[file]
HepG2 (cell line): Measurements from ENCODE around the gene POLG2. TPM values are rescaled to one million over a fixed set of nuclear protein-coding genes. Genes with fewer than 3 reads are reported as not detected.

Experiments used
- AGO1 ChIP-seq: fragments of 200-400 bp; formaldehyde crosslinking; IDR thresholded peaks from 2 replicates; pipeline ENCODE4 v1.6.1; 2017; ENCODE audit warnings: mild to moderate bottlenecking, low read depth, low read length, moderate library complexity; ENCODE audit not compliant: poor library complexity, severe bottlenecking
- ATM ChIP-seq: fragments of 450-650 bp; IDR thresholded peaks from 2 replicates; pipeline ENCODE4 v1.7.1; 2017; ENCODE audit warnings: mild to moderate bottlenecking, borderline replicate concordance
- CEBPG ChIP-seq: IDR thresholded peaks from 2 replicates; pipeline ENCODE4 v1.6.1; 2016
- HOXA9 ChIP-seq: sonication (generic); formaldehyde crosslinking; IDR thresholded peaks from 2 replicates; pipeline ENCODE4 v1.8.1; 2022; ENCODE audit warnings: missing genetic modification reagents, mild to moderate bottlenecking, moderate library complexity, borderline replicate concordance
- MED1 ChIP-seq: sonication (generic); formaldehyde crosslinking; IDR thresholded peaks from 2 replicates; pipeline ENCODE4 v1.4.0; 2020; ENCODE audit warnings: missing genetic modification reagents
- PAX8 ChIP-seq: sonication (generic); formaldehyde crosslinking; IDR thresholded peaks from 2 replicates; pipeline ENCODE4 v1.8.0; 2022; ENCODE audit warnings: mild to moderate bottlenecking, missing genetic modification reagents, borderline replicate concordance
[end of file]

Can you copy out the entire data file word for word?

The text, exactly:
HepG2 (cell line): Measurements from ENCODE around the gene POLG2. TPM values are rescaled to one million over a fixed set of nuclear protein-coding genes. Genes with fewer than 3 reads are reported as not detected.

Experiments used
- AGO1 ChIP-seq: fragments of 200-400 bp; formaldehyde crosslinking; IDR thresholded peaks from 2 replicates; pipeline ENCODE4 v1.6.1; 2017; ENCODE audit warnings: mild to moderate bottlenecking, low read depth, low read length, moderate library complexity; ENCODE audit not compliant: poor library complexity, severe bottlenecking
- ATM ChIP-seq: fragments of 450-650 bp; IDR thresholded peaks from 2 replicates; pipeline ENCODE4 v1.7.1; 2017; ENCODE audit warnings: mild to moderate bottlenecking, borderline replicate concordance
- CEBPG ChIP-seq: IDR thresholded peaks from 2 replicates; pipeline ENCODE4 v1.6.1; 2016
- HOXA9 ChIP-seq: sonication (generic); formaldehyde crosslinking; IDR thresholded peaks from 2 replicates; pipeline ENCODE4 v1.8.1; 2022; ENCODE audit warnings: missing genetic modification reagents, mild to moderate bottlenecking, moderate library complexity, borderline replicate concordance
- MED1 ChIP-seq: sonication (generic); formaldehyde crosslinking; IDR thresholded peaks from 2 replicates; pipeline ENCODE4 v1.4.0; 2020; ENCODE audit warnings: missing genetic modification reagents
- PAX8 ChIP-seq: sonication (generic); formaldehyde crosslinking; IDR thresholded peaks from 2 replicates; pipeline ENCODE4 v1.8.0; 2022; ENCODE audit warnings: mild to moderate bottlenecking, missing genetic modification reagents, borderline replicate concordance